This reissue in the ongoing ezz-thetics series on Hat Hut Records brings together two significant sessions from 1966, the first released in 1968 and the second in 1973. Not surprisingly the difference isn't dramatic....evidence of a consistency in Cecil Taylor's aesthetic, which was nearly fully formed from the get-go and stayed the course, these sets seem to say, the liner notes' rebuttal of this idea notwithstanding.
Somewhere between chamber music and nightclub jazz, With (Exit), a track from the Blue Note records Conquistador, grafts jazz pyrotechnics with the rigorous techniques of non-idiomatic improvisation in a whirlpool of sound that has the energy of jazz and the creative freedom of avant-garde composition. The piano-centric sextet led by Taylor that includes trumpeter Bill Dixon, double bassists Henry Grimes and Alan Silva, saxophonist Jimmy Lyons and drummer Andrew Cyrille, performs a kind of concerto for piano, as Taylor's playing takes center stage so often, even with the frenetic bass lines that push the piece along. Cyrille's drumming is up to the task of matching the energy of the leader while bypassing the jazz kit clichés and playing to the piece rather than to any preconceived idiomatic parameters. Lyons, who was Taylor's long-time collaborator, is par for the course here, playing a wonderfully mellifluous foil to Taylor's forceful angularity, and although running 19:20 minutes, this piece seems to rush by and be over before you know it, there is that much condensed intensity here.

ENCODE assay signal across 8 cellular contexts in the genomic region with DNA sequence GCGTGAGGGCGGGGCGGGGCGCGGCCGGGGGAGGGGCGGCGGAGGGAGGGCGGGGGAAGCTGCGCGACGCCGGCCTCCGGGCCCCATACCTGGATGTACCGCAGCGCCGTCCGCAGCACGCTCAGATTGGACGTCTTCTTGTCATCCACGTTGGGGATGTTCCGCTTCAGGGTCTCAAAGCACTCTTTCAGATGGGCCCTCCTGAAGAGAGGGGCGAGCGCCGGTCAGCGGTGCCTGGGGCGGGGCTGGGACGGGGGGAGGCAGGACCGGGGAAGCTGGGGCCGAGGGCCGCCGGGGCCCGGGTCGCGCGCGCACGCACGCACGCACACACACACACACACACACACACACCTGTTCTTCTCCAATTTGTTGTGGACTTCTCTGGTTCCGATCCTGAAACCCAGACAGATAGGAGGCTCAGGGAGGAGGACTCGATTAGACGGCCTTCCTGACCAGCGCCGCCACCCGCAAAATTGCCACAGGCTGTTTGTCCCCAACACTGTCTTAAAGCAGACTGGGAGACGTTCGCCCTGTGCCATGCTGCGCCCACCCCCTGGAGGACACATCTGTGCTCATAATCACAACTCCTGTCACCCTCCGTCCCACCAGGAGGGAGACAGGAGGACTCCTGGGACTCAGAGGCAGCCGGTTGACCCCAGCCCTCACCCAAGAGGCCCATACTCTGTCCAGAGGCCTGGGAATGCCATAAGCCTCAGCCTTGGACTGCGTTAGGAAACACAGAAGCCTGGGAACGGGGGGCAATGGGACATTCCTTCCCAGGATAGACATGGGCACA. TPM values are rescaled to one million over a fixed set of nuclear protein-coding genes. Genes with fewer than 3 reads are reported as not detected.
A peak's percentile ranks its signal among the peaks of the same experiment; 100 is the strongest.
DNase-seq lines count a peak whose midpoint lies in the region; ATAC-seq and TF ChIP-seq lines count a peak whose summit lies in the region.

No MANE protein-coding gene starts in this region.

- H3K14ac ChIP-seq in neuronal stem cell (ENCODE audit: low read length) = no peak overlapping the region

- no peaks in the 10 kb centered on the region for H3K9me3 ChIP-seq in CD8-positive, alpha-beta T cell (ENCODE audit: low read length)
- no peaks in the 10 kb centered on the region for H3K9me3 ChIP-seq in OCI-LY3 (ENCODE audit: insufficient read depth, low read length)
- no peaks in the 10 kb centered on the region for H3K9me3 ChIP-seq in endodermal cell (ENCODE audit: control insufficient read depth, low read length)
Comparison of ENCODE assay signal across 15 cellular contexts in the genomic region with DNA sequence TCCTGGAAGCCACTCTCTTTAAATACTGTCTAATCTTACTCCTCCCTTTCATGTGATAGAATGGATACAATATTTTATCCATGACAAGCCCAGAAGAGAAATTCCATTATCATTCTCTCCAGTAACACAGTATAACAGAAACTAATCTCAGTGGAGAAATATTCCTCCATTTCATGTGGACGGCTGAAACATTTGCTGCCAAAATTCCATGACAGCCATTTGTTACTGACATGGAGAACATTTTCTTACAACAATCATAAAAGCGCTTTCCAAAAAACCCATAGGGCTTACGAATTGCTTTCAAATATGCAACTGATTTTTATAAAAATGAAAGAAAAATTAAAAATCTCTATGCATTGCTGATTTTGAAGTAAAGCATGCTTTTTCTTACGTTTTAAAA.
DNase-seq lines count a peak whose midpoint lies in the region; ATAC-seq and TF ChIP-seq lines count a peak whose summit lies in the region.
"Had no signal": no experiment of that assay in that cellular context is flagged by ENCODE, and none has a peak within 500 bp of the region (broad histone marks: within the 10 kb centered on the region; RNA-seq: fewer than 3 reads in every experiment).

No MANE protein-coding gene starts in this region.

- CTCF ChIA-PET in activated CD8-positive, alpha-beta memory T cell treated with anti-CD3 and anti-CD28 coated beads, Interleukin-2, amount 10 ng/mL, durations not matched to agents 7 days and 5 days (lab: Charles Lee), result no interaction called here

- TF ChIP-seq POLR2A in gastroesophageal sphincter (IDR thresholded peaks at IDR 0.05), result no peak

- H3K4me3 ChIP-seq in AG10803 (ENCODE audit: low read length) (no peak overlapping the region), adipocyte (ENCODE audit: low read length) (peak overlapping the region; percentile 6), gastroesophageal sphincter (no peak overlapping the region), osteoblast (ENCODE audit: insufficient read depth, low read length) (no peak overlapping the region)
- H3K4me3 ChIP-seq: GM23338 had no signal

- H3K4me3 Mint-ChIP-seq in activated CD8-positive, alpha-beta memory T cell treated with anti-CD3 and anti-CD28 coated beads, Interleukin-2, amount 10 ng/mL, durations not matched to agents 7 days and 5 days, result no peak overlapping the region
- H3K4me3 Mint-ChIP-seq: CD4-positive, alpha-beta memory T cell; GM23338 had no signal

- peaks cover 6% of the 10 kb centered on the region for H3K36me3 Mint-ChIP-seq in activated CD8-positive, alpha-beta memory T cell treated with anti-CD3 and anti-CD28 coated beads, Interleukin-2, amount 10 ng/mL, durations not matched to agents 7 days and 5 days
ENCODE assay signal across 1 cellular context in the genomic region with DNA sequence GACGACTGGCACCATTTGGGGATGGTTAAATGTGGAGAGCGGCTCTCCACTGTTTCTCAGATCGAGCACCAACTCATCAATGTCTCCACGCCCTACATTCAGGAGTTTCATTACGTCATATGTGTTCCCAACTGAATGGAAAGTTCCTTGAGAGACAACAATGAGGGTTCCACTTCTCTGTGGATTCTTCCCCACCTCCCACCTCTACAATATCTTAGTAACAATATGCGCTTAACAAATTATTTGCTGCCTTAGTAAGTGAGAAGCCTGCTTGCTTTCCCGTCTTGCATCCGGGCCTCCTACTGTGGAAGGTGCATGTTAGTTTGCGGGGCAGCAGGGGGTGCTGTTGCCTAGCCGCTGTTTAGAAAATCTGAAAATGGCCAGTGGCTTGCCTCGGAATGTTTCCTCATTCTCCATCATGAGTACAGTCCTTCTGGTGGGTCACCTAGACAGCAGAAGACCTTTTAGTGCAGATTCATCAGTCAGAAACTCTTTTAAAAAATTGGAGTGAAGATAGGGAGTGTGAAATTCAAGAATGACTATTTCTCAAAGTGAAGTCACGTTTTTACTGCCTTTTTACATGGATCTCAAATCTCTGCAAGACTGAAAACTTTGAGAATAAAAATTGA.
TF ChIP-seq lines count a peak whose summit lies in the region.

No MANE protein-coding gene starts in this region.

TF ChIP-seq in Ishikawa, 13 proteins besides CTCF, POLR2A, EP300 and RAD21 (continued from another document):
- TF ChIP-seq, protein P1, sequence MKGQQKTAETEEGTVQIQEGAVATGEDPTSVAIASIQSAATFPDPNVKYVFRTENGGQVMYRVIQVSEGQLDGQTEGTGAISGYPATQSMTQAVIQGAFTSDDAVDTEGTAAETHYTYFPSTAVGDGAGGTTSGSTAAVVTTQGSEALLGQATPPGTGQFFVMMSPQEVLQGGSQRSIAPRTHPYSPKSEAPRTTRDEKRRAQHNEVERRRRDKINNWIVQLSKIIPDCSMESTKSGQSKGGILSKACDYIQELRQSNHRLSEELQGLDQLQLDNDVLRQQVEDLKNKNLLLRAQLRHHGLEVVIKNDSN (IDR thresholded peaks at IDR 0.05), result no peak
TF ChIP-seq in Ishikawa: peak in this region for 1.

Some of the same things can be said for Student Studies Revisited (aka "The Great Paris Concert" of November 30, 1966), although at about 60 minutes, it's a creature of a different ilk, structurally speaking. While more expansive, it is also stripped down to a quartet, so economy of means is exploited as piano, alto saxophone (Lyons), double bass (Silva) and drums (Cyrille) intermingle, but again, there is a lot of the pianist's presence, as is to be expected (this is a Cecil Taylor record, after all!).
The four tracks of Student Studies Revisited are titled "Student Studies 1," "Student Studies 2," "Amplitude" and "Niggle Feuigle," so the serious and the playful commingle. Taylor's playing has much of the percussiveness and inventiveness of the earlier session, as well as the aforementioned avant-garde elements, which are here in full measure. The latter sessions show that Taylor and his cohorts, given the opportunity, could develop their compositional thinking with a judicious economy of means. This includes nicely bowed bass playing, some legato romanticisms on piano, some abstract drum work from Cyrille, and Lyons's explorations of timbre and air textures. But, as stated above, the consistency here is what is most striking. That, and the fact that this was powerful music in its day, and that the power has not flagged with time.
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